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authority to allow the teachers in their employ to close their schools and attend upon any Institute held in term time, and in their returns to the Secretary of the Board to make no deductions for the time thus employed.
NORMAL SCHOOLS. These most important institutions have been conducted during the past year with all their accustomed faithfulness and success on the part of both teachers and pupils. In each of the schools a goodly number have entered upon the advanced course of study for which provision has been made by the Board. In two of the schools, many during the first year have determined to pursue the full course of four years, and their studies are arranged with reference to that, while in the others the advanced class is made up of those who have graduated, and in many instances have been engaged in teaching. Experience only will prove which of these methods will secure the most satisfactory results.
The most notable events of the year have been the completion of the enlargements of the school buildings at Salem and Bridgewater, and the preliminary steps taken for the establishment of a new Normal School at Worcester.
The work of enlarging and remodeling the Salem building was begun at the close of the summer term of 1870, and completed at the close of the corresponding term of 1871. Meanwhile the school was kindly allowed by the city authorities to occupy that portion of the adjoining building which had been occupied by the High School. As remodeled, the Normal School building is amply furnished with rooms for recitations, lectures, cabinets of natural history, and fine library and reading-room. There is also a beautiful school-room, with ample space for seating two hundred pupils. The building is one of fine proportions, and admirably adapted to its purposes, worthy alike of the Commonwealth and of the ancient city where it is situated, which has contributed liberally towards its erection and enlargement. The cost of the recent improvement, besides the land which was given by the city of Salem, has been $25,573.75.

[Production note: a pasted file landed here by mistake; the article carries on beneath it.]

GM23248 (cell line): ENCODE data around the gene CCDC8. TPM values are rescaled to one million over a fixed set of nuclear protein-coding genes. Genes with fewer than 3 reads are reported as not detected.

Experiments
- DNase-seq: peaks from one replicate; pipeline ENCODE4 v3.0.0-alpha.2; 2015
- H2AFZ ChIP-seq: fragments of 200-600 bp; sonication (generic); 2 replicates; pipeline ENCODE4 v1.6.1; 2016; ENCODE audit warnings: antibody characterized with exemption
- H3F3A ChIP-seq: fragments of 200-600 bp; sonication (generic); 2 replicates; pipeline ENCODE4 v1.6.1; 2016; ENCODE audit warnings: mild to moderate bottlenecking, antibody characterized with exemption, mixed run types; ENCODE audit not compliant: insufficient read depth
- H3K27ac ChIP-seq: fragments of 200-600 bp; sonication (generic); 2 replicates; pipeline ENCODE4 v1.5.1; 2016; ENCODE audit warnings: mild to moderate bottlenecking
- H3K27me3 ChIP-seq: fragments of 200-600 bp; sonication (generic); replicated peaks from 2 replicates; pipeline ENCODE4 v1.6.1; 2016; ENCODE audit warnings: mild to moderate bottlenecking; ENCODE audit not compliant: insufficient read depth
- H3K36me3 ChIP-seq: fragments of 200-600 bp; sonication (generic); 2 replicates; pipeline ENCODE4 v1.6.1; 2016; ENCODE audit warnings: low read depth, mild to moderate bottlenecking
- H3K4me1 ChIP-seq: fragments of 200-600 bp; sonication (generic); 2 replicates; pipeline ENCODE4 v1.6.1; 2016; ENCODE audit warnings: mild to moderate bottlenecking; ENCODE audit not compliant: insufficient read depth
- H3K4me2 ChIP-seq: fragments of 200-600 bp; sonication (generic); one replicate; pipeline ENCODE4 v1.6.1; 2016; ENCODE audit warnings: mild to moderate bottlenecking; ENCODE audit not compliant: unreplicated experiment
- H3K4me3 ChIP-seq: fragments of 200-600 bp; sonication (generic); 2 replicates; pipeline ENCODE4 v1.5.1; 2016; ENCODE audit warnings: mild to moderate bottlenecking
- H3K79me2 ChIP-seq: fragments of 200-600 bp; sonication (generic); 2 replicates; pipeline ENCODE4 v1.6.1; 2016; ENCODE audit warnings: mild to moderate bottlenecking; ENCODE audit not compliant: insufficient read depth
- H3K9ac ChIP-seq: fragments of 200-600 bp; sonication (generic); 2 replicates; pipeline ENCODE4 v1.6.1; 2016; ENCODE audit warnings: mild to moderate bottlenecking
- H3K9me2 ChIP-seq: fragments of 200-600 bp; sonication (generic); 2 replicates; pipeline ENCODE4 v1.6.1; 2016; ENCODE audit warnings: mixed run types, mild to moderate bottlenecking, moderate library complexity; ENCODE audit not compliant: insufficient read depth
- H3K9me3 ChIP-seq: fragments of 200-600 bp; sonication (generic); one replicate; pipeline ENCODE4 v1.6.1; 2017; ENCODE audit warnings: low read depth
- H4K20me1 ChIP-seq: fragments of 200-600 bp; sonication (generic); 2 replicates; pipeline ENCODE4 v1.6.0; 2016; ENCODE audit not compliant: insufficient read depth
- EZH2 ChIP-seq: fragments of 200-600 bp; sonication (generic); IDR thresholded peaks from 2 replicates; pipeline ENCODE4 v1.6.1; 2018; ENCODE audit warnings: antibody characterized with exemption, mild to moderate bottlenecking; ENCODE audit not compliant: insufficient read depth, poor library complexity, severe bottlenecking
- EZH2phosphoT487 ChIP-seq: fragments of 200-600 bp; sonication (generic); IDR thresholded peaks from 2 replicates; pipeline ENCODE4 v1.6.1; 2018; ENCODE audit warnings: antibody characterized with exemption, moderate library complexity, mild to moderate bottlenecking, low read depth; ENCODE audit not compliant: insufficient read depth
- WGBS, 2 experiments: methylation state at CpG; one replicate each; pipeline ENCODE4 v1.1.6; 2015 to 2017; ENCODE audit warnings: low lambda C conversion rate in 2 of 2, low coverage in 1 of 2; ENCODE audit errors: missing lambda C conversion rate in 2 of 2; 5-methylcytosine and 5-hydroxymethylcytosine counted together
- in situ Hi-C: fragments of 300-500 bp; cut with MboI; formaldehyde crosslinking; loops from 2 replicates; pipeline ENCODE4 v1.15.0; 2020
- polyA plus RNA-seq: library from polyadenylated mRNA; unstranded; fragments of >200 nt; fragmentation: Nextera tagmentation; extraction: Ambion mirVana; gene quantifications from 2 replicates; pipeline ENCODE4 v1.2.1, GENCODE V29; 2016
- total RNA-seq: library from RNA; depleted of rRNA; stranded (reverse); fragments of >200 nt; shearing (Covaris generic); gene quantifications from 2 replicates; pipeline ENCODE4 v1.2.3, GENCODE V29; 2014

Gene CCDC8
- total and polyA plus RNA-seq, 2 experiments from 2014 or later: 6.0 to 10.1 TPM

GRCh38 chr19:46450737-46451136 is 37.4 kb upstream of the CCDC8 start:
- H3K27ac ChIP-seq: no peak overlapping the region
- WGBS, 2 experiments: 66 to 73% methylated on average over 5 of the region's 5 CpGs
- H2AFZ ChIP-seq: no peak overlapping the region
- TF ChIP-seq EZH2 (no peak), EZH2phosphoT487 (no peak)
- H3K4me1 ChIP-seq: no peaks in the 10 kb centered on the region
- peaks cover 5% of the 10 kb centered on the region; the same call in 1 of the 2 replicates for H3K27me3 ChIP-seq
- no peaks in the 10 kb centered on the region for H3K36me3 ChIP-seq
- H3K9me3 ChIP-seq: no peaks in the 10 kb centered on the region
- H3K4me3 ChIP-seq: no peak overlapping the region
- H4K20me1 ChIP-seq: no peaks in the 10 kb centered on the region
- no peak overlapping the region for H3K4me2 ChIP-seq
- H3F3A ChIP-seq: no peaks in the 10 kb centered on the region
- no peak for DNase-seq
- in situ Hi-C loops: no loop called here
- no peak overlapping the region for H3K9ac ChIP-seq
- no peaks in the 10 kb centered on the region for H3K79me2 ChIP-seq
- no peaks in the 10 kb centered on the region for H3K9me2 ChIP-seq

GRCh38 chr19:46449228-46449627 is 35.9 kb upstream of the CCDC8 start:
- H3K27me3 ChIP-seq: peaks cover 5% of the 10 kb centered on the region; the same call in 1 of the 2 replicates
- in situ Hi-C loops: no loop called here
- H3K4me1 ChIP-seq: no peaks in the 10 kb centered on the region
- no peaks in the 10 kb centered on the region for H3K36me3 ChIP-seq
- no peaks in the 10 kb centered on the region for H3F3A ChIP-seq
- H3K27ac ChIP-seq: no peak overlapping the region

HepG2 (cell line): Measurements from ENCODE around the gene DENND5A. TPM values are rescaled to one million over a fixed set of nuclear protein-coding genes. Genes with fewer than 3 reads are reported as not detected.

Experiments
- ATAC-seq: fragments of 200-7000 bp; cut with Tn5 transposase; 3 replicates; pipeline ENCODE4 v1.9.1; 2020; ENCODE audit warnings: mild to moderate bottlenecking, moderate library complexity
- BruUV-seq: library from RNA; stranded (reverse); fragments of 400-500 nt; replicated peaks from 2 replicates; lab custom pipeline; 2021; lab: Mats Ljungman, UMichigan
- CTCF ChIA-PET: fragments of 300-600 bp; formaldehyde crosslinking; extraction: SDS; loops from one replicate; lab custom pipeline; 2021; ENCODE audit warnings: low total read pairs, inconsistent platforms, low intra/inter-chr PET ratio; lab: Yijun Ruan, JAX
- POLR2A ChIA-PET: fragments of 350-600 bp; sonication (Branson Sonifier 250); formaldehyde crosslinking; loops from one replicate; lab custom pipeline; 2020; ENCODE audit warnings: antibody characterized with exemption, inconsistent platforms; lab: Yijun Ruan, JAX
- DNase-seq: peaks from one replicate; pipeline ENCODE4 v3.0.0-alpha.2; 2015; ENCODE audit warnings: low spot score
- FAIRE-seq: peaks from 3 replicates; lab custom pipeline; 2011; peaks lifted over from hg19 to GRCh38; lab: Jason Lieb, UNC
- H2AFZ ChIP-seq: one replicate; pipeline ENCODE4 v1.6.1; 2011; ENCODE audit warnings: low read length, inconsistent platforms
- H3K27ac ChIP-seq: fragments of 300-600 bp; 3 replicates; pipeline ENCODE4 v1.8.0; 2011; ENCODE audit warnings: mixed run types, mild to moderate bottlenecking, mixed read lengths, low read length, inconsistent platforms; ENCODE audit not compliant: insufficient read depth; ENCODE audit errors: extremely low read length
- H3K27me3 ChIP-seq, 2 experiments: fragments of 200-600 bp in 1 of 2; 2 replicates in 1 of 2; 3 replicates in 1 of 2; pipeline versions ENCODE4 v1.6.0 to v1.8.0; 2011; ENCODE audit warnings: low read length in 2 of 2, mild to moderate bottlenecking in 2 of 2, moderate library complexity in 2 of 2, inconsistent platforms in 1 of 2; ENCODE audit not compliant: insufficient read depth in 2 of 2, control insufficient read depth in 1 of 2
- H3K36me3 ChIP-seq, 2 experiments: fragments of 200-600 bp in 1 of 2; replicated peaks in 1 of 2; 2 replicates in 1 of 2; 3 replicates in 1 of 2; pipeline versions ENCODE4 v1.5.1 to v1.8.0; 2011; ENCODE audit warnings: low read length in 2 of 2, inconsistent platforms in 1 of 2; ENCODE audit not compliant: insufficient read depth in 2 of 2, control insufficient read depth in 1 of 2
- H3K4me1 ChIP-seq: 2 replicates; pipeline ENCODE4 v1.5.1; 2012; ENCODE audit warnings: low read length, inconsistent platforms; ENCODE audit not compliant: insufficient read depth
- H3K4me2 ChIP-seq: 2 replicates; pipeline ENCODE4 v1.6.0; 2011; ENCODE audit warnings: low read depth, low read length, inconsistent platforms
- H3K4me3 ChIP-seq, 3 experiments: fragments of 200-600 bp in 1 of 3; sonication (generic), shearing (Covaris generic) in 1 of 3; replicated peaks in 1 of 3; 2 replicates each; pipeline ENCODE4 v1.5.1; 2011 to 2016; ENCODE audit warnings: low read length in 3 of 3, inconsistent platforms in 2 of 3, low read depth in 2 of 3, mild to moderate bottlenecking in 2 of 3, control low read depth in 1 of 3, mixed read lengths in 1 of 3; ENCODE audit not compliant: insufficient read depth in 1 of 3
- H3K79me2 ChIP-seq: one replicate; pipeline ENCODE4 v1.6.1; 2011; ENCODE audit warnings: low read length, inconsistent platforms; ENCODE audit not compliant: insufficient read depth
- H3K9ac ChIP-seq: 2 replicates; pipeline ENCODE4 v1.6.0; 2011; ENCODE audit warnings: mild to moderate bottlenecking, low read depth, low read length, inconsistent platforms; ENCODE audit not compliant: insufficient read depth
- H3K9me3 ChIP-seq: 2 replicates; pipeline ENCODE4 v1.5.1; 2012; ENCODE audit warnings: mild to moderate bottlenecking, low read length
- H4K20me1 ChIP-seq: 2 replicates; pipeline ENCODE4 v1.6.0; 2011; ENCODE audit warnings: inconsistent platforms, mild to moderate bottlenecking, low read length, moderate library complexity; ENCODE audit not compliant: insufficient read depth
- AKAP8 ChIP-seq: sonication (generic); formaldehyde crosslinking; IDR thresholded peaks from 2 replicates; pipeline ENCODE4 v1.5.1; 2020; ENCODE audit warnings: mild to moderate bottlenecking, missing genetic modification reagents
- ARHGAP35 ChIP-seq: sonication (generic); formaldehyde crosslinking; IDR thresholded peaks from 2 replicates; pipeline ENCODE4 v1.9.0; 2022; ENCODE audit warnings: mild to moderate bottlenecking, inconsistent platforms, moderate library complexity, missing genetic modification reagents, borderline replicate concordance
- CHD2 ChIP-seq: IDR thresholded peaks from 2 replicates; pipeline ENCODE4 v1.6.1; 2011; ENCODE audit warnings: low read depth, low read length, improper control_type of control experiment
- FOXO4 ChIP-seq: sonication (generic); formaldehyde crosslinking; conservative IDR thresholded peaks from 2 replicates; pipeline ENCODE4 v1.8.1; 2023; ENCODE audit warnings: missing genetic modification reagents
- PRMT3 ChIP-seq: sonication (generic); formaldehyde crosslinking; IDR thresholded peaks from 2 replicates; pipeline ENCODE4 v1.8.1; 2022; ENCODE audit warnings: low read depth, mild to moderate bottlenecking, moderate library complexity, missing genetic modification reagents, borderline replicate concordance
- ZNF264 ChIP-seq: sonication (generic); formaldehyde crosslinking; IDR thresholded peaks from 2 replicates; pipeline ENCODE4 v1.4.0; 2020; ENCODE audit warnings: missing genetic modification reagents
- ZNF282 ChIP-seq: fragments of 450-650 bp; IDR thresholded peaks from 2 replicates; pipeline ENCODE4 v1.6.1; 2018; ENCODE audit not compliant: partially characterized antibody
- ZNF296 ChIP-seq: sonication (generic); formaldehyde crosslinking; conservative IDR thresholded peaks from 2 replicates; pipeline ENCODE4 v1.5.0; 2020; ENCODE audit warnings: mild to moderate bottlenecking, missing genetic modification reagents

On the 12th of May last an appropriation of $15,000 was made by the legislature for “the enlargement and reconstruction of the Normal School building at Bridgewater and for furnishing the same.” Plans were procured and contracts made, so that the work was commenced at the close of the summer term. By adding a single week to the summer vacation of eight weeks, and deducting the time from the winter vacation, the work was completed without any loss of time to the school. The enlargement consists mainly in giving an additional story to the building by raising the roof. In this story the large hall is constructed as a room for study and general exercises; while commodious and pleasant recitation, lecture and library rooms are finished in the other stories, and the whole building is furnished with an effective apparatus for heating and ventilation.
The alterations were skilfully planned and executed at a cost not exceeding the appropriation, and the completed building is altogether a commodious and satisfactory one.
It is but just to say, with respect to both the Salem and the Bridgewater buildings, that great credit is due to Mr. Hagar and Mr. Boyden for devising and procuring the admirable plans for the work at these several schools, and for assiduously overseeing the execution of them.